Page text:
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Saidakbarova Saodat Parkhadjanovna1 , Alimukhamedov Rikhsitilla Abdurashidovich2
» doi: 10.48047/ecb/2023.12.9.58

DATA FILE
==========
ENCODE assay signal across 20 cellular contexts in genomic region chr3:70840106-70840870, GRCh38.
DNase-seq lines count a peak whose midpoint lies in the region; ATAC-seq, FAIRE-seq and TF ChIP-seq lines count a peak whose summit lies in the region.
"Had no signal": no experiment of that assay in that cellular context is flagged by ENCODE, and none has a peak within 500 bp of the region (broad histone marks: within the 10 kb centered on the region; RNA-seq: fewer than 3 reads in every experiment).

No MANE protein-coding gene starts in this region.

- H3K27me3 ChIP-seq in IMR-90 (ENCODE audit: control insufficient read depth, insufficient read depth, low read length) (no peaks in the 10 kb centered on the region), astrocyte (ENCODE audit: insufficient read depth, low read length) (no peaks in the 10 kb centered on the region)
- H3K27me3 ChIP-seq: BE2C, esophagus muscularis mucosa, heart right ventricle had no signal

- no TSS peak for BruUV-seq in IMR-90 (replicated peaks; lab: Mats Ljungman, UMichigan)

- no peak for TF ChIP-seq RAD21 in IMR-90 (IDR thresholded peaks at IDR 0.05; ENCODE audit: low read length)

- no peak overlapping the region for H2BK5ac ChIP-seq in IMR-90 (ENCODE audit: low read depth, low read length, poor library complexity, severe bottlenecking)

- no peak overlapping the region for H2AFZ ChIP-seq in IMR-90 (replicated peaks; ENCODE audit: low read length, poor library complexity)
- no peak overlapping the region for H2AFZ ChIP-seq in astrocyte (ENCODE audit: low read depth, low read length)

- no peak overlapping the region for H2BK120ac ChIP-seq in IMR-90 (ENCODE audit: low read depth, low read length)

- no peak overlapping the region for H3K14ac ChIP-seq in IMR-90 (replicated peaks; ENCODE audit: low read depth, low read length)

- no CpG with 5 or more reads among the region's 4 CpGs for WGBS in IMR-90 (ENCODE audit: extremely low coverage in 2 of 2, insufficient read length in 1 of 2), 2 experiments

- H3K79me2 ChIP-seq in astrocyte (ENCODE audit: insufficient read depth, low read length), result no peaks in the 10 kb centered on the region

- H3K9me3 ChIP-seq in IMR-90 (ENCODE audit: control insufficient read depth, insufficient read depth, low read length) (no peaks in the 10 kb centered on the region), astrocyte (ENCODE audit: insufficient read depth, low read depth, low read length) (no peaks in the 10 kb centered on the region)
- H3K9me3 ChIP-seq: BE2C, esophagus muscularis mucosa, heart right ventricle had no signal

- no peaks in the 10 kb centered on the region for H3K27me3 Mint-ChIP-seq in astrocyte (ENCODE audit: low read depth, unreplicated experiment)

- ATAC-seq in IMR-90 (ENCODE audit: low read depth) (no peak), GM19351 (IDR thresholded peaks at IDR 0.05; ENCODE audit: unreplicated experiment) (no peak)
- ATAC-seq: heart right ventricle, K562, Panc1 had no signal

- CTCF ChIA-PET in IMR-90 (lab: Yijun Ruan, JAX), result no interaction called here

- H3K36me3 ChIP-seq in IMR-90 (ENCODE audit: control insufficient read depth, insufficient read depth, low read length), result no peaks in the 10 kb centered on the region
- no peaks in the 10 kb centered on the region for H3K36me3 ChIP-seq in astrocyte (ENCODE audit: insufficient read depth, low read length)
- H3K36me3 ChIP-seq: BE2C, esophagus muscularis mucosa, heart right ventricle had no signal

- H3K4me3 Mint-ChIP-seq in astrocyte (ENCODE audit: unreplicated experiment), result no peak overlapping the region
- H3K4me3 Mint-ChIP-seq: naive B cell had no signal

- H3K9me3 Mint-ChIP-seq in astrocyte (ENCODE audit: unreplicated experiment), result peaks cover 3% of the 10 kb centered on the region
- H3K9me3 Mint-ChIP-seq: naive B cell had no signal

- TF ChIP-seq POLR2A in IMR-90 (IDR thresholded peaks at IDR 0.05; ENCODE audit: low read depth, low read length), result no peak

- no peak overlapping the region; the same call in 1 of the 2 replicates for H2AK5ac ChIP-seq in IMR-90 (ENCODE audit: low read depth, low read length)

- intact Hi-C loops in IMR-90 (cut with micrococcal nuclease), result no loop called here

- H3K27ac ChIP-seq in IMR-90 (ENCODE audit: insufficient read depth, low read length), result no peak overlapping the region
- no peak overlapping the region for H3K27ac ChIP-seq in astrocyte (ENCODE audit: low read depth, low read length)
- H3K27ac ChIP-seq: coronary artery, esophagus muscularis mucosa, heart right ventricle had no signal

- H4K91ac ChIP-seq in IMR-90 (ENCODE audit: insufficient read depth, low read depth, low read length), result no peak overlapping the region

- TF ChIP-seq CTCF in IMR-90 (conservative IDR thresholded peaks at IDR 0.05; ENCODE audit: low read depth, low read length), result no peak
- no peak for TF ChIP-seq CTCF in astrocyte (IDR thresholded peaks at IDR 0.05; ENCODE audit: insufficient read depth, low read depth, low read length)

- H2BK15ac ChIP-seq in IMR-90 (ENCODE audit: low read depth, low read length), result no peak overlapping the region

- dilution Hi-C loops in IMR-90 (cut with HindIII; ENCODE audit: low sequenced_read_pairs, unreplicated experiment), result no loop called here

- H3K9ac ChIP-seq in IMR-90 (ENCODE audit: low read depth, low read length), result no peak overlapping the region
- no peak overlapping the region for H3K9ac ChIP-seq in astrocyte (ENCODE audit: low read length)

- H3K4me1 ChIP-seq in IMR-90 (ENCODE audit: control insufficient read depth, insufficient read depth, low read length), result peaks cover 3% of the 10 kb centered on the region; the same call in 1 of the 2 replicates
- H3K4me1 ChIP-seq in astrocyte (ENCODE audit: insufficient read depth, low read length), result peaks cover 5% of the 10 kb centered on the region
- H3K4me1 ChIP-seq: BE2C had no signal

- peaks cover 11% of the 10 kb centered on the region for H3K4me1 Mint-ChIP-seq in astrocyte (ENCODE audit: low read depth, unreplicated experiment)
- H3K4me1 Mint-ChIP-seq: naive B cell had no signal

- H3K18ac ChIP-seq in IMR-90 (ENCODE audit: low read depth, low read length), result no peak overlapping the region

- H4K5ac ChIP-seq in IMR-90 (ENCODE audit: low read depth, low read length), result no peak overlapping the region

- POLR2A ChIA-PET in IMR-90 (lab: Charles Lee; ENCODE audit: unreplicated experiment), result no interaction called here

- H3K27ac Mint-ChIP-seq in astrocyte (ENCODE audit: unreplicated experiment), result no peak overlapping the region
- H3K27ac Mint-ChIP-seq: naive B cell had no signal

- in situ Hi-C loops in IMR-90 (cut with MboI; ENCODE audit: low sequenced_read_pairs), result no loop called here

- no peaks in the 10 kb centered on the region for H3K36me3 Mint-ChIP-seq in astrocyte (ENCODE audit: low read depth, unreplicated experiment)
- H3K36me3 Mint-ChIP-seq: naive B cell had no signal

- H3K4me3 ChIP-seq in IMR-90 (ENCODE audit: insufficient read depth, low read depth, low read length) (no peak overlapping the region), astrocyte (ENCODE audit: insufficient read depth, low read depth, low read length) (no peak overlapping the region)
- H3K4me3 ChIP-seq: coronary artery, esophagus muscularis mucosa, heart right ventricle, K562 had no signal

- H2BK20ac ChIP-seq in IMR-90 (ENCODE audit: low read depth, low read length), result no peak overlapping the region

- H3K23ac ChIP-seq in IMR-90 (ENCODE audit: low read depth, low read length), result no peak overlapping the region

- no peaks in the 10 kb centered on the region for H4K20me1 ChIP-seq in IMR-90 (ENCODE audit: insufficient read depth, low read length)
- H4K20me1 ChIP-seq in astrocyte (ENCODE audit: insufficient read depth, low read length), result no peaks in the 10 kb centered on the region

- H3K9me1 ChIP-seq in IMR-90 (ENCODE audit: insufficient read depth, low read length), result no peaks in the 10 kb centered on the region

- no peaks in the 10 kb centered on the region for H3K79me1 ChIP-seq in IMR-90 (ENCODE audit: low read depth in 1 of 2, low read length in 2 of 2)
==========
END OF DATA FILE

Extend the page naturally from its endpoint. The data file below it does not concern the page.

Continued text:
This article explores and debates the imitation concept that has dominated Turkic poetry in general. Various hypotheses are given on the impulses that forced Turkish writers of the 15th and 17th centuries to recreate Persian poetry. The article summarizes the research Aspects of poetic imitation in 15th-17th century Turkish romances. The case of the Gul u Navruz by Hungarian scholar Ferenc Csirkes. Gul u Navruz, a collection of poems and stories celebrating the advent of spring and the renewal of nature, is one of the most famous Turkic manuscripts from this era. The manuscript has survived in several forms, each with its own set of variations and additions. The summary intends to analyze the highlighted facts in comparison with other scholars’ suggestions. Several inescapable questions are addressed, but some crucial moments remain debatable. The dilemma about the first Chagatai author of the mesnavi is reviewed and compared with new facts. Ferenc Csirkes’s belief based on Uzbek scholars’ research is challenged by the long-lasting opposing idea that the mesnavi was recreated by Mevlano Lutfi rather than Haydar Khorazmiy. Despite its contentious nature, Gul u Navruz is a significant cultural relic in Persian and Turkic writings. It has been translated into numerous languages and is still studied and praised by academics worldwide. Gul u Navruz, in addition to its literary value, offers a window into the social and cultural context of Central Asia between the 15th and 17th centuries. Through its poems and stories, we can learn about the Turkic peoples' beliefs, customs, and traditions during this time era.

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